7 Differences Between A Coach And A Critic - Part One

Jan 19, 2010

One of THE most commonly asked questions I am asked whenever I have the privilege to spend time with pastors and church leaders is always, “How do you deal with critics?”

Like it or not…anyone who leads will always have his/her share of them.

I have some great godly friends who will probably disagree with me on this one, but, I don’t listen to them…I never have.  Scripture is clear in Proverbs 27:6 that wounds from a FRIEND can be trusted – AND Jesus NEVER allowed His critics to direct the course of His ministry.


For a church leader to take the journey of leadership alone is FOOLISH and ARROGANT as well.  God has placed other people in our lives for the purpose of encouraging AND correcting us.

SO…how does a person choose who to listen to?  It’s simple…there is hardly EVER a time a person should listen to a critic…but he/she should ALWAYS listen to a coach.  (I learned a lot of this while watching every Clemson home game from the sideline this year…and so just know that there will be a lot of football illustrations in this post.)

AND…I understand that by doing this series of blog posts I may seem to be sort of reactionary.  (Which is funny because it seems that critics can sit back and take shot after shot…but when a pastor says something back they are always “overreacting.”)    I can promise you that this series of posts is not in response to any particular person (which I will address @ the end) but rather something written for pastors by a pastor…because there are men and women out there who REALLY struggle with this stuff.

I believe there are seven main differences between a coach and a critic.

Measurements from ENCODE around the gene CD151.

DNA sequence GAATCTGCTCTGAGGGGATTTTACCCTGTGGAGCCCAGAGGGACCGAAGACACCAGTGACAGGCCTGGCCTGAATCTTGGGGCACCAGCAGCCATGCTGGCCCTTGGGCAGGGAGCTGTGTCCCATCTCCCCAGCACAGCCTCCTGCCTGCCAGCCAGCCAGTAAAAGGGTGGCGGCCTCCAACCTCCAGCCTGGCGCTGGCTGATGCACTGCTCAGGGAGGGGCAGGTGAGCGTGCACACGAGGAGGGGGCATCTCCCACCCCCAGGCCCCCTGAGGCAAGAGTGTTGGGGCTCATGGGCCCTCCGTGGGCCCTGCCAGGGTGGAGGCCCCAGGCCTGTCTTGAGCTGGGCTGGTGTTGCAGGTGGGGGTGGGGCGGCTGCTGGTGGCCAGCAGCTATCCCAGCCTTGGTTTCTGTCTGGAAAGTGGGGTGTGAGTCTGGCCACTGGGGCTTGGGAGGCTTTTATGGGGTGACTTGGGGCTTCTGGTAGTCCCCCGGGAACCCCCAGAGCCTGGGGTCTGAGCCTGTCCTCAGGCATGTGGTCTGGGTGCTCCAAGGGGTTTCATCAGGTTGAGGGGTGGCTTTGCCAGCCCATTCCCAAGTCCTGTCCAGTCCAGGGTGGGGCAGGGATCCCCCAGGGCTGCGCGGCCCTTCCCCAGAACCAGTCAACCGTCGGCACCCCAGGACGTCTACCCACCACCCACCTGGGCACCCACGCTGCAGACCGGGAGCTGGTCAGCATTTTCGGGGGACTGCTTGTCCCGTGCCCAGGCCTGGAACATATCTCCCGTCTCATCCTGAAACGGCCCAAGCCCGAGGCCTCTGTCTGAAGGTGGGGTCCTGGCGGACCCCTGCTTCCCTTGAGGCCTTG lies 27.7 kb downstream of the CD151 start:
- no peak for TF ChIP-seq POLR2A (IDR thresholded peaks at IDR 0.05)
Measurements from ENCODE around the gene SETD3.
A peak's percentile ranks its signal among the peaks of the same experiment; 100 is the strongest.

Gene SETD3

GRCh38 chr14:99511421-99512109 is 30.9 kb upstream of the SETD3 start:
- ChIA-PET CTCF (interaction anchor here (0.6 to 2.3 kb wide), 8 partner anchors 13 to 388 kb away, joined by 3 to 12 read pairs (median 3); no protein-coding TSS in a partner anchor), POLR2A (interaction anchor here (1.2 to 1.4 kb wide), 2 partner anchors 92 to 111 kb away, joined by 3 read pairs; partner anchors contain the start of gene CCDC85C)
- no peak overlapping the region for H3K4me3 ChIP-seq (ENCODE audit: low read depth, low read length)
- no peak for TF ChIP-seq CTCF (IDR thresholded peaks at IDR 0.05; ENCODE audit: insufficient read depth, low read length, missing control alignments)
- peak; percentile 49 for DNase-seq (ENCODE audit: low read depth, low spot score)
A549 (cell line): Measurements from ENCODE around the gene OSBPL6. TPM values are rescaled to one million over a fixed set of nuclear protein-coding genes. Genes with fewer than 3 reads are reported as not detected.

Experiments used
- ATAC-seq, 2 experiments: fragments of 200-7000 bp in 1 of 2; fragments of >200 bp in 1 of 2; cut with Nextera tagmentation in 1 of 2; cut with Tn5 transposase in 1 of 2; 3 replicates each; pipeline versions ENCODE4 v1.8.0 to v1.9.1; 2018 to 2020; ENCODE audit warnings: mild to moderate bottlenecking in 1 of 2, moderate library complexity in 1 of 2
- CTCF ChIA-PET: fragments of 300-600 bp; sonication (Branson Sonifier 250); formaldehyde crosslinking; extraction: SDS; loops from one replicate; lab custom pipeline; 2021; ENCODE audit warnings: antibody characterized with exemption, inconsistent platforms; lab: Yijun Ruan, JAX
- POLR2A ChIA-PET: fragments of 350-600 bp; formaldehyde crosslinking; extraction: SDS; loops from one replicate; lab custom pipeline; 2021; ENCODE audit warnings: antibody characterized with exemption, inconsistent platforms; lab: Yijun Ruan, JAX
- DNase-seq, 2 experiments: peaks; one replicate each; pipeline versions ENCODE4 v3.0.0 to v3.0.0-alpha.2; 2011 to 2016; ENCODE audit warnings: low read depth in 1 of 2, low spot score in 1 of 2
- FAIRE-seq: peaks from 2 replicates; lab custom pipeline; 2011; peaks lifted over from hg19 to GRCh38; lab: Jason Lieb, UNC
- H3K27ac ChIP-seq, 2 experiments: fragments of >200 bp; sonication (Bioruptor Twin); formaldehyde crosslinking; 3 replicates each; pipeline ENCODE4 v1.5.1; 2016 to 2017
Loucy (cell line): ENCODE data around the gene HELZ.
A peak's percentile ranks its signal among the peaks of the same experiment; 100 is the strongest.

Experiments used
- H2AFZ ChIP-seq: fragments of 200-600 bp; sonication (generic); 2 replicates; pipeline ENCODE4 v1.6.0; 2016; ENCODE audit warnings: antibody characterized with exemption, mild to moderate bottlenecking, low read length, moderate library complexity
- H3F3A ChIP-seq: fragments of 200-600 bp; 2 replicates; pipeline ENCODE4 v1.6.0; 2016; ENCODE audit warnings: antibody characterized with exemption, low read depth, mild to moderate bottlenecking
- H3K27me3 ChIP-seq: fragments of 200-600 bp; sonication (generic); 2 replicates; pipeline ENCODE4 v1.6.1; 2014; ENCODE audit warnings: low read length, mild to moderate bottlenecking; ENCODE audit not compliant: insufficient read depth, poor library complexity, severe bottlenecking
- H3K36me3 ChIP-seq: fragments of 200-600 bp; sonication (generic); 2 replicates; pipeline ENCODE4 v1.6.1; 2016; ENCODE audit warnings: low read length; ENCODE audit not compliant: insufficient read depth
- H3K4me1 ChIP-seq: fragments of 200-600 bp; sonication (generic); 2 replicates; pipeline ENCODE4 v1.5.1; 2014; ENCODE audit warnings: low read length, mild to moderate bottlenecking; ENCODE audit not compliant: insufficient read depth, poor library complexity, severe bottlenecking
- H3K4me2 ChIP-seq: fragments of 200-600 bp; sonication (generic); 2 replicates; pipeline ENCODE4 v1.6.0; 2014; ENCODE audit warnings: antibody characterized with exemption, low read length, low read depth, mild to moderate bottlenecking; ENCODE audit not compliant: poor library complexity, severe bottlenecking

#1 – A Coach Has A Relationship With You – A Critic Barely Knows You.

Church leader, mark this down…when you allow the voices of those who know you the least to shape you the most then you are in SERIOUS trouble.

Watching Clemson play football this past year from up close has been awesome for me because I’ve been allowed to see the relationship between the coaches and the players.  Over a period of time there is trust built in the context of this relationship and the player honors what the coach says because of the trust that has been developed.

I’ve never seen a player give the time of day to the dude in the stands who has a hot dog and a Coke and does nothing but yell his opinion the entire time.  To that guy the player on the field is nothing more than a helmet and shoulder pads…but to the coach the player is a person, who has real feelings—period.

NOW…this analogy breaks down in certain areas.  For example…I’ve been coached by mentors through books and such; however, the thing that the authors who have coached me from a distance have that critics do not is my respect.

To be Continued…